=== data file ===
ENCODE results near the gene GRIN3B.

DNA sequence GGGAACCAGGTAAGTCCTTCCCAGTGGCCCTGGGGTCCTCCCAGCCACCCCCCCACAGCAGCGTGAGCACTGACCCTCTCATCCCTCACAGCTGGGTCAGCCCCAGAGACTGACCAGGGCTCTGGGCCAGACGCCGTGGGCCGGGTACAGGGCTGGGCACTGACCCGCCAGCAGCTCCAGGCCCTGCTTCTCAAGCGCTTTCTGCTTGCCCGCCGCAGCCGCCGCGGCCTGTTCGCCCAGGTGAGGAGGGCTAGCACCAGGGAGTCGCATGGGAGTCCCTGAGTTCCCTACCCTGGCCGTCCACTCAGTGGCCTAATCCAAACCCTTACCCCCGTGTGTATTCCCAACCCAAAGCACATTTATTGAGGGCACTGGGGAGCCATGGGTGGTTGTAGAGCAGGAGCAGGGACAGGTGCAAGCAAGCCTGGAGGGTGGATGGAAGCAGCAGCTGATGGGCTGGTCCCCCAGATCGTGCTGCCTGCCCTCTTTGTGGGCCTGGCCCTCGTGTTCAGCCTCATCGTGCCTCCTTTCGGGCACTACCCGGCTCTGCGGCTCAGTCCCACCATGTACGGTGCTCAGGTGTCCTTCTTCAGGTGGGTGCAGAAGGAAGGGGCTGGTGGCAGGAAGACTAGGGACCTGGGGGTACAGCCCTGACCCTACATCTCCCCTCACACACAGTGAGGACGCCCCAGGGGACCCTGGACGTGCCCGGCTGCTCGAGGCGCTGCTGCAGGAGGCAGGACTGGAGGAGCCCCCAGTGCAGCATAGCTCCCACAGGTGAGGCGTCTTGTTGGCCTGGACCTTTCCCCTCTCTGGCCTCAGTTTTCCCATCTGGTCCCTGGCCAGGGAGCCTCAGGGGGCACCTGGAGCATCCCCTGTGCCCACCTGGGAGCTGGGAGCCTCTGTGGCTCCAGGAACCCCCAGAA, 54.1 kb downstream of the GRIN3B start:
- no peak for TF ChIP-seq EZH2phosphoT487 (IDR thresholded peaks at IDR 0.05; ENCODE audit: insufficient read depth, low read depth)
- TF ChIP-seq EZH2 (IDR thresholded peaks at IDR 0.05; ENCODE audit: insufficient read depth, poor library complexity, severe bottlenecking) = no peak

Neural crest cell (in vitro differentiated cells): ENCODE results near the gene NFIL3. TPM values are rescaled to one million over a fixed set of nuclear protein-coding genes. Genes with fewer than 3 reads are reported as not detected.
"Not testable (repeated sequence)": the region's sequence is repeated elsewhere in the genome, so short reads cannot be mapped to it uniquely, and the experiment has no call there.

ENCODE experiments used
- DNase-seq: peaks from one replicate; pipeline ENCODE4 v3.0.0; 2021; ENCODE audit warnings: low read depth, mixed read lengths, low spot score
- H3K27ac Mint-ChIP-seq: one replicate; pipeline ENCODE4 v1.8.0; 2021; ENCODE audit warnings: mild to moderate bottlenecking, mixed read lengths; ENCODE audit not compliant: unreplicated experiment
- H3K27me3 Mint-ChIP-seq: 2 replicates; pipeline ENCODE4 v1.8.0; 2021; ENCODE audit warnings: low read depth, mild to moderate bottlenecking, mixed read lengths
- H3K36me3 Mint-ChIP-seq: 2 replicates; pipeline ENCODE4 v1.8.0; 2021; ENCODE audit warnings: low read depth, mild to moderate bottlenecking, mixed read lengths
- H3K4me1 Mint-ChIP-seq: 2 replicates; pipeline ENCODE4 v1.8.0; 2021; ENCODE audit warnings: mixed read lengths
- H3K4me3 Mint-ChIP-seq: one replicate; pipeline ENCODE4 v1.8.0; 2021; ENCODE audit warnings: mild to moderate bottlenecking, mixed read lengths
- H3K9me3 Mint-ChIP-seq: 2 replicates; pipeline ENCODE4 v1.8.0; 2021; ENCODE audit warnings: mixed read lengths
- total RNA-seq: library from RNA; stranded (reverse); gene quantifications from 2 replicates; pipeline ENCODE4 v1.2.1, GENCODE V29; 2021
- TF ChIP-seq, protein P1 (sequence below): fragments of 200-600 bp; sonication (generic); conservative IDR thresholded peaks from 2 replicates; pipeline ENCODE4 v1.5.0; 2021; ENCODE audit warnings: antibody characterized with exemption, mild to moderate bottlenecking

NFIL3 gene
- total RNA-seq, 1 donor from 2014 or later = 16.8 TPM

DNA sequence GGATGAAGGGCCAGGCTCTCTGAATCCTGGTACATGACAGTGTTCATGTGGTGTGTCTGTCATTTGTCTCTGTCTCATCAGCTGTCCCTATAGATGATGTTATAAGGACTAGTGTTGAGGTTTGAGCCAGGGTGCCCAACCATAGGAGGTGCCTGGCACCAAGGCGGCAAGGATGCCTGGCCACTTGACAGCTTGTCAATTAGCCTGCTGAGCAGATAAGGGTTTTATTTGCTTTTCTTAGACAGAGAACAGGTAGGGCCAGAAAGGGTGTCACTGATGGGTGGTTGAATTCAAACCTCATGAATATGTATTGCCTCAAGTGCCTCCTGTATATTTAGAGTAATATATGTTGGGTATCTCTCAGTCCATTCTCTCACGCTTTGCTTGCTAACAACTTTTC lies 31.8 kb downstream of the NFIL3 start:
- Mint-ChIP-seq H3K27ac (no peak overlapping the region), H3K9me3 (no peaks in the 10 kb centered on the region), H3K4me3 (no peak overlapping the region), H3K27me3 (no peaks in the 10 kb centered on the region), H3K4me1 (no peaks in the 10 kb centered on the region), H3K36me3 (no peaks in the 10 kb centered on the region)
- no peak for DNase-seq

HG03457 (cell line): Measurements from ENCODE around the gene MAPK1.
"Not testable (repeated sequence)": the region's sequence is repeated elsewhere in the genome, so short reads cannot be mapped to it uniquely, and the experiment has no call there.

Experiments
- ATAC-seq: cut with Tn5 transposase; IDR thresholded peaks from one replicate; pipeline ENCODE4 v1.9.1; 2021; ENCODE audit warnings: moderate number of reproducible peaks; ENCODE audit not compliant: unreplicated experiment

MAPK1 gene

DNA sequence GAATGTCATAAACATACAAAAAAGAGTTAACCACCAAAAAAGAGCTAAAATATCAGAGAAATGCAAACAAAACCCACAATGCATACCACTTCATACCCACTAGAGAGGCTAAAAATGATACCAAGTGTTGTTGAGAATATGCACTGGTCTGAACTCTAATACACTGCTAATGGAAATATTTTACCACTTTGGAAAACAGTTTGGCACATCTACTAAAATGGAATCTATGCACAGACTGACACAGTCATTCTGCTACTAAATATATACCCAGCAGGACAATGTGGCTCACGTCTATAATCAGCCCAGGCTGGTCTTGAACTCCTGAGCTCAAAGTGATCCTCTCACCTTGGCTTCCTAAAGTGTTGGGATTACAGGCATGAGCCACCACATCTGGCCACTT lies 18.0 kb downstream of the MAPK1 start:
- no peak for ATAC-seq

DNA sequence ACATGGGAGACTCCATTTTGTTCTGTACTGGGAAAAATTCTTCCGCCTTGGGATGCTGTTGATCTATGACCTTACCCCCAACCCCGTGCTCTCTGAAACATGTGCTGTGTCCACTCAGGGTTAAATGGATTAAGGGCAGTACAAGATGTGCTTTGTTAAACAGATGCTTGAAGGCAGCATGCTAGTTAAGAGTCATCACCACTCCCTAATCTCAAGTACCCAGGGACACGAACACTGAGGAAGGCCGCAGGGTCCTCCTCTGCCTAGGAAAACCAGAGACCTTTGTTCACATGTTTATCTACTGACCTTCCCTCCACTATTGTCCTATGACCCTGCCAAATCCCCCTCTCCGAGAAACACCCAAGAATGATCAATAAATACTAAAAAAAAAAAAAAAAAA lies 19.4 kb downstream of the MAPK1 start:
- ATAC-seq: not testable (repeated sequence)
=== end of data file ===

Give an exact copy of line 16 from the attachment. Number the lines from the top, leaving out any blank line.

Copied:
- TF ChIP-seq, protein P1 (sequence below): fragments of 200-600 bp; sonication (generic); conservative IDR thresholded peaks from 2 replicates; pipeline ENCODE4 v1.5.0; 2021; ENCODE audit warnings: antibody characterized with exemption, mild to moderate bottlenecking